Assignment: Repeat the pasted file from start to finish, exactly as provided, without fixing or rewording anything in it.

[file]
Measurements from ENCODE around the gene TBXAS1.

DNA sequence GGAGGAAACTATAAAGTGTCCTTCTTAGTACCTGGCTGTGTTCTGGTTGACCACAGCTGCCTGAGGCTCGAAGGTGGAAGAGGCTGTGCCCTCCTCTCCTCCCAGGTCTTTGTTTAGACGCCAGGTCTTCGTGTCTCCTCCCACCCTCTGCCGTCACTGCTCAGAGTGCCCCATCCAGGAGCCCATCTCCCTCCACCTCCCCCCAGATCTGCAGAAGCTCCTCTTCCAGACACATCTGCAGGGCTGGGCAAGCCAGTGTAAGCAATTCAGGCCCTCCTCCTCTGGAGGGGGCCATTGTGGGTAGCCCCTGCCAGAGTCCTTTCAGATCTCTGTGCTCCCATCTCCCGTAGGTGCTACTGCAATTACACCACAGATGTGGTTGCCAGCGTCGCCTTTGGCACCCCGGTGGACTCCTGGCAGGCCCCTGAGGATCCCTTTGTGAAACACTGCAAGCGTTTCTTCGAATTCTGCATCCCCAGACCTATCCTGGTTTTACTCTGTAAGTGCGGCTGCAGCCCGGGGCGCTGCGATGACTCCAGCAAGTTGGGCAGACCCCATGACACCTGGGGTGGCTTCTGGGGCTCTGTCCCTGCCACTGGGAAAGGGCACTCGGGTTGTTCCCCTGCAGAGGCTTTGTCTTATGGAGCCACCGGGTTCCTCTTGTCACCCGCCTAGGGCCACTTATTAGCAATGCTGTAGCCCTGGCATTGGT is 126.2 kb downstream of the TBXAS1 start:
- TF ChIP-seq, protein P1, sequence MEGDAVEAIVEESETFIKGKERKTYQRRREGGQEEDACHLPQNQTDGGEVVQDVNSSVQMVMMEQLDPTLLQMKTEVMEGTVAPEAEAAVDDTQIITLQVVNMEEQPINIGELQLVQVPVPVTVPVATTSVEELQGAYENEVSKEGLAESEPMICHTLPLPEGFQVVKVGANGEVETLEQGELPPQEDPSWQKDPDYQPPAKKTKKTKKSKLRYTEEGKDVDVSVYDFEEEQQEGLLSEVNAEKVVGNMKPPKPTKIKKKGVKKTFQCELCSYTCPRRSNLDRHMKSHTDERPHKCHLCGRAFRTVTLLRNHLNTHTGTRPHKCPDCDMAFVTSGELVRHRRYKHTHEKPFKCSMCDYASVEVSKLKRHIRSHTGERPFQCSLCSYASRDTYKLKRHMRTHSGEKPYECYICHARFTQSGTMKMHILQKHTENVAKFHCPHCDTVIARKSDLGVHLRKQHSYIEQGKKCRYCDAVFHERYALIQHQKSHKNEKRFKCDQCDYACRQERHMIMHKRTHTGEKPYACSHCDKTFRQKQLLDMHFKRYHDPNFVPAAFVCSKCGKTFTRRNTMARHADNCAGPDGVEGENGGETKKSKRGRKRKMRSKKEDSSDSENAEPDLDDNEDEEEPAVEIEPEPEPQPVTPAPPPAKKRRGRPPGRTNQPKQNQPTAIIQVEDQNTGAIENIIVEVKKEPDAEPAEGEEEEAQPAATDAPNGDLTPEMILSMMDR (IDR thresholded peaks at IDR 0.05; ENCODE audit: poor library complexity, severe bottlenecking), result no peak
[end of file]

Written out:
Measurements from ENCODE around the gene TBXAS1.

DNA sequence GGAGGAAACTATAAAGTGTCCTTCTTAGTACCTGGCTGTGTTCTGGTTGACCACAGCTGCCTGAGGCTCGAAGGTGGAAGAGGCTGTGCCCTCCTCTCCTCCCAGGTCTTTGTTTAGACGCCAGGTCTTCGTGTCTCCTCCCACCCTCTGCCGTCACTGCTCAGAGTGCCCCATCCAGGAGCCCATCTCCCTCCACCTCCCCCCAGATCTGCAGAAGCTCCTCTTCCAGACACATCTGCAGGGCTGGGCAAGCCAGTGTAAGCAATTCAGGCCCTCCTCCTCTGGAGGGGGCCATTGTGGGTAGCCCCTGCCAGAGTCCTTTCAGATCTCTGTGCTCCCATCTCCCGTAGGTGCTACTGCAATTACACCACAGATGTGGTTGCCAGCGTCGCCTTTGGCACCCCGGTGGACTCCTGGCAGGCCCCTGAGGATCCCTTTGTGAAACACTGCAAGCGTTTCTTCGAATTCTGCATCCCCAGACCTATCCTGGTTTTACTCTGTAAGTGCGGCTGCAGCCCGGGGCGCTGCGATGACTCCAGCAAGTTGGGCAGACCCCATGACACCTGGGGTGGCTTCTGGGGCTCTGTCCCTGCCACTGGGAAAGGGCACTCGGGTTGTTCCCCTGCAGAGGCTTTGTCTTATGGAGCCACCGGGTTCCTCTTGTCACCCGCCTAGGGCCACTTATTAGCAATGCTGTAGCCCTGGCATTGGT is 126.2 kb downstream of the TBXAS1 start:
- TF ChIP-seq, protein P1, sequence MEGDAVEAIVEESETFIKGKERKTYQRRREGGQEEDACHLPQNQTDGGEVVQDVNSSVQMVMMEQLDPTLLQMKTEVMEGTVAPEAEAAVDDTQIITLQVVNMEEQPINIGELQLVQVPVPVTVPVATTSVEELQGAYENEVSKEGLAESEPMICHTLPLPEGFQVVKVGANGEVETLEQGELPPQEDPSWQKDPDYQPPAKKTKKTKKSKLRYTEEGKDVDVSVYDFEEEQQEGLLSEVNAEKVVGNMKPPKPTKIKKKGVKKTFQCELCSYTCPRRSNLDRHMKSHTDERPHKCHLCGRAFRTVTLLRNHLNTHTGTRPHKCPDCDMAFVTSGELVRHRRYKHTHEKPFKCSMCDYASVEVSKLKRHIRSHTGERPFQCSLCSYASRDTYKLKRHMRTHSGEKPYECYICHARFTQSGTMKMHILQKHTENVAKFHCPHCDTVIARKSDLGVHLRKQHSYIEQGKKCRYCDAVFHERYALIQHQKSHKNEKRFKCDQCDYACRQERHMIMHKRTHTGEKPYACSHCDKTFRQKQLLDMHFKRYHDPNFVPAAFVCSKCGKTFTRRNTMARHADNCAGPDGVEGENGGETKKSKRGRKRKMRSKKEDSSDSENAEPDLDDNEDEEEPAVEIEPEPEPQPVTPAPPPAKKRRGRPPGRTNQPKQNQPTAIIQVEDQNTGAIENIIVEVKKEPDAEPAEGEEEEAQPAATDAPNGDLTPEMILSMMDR (IDR thresholded peaks at IDR 0.05; ENCODE audit: poor library complexity, severe bottlenecking), result no peak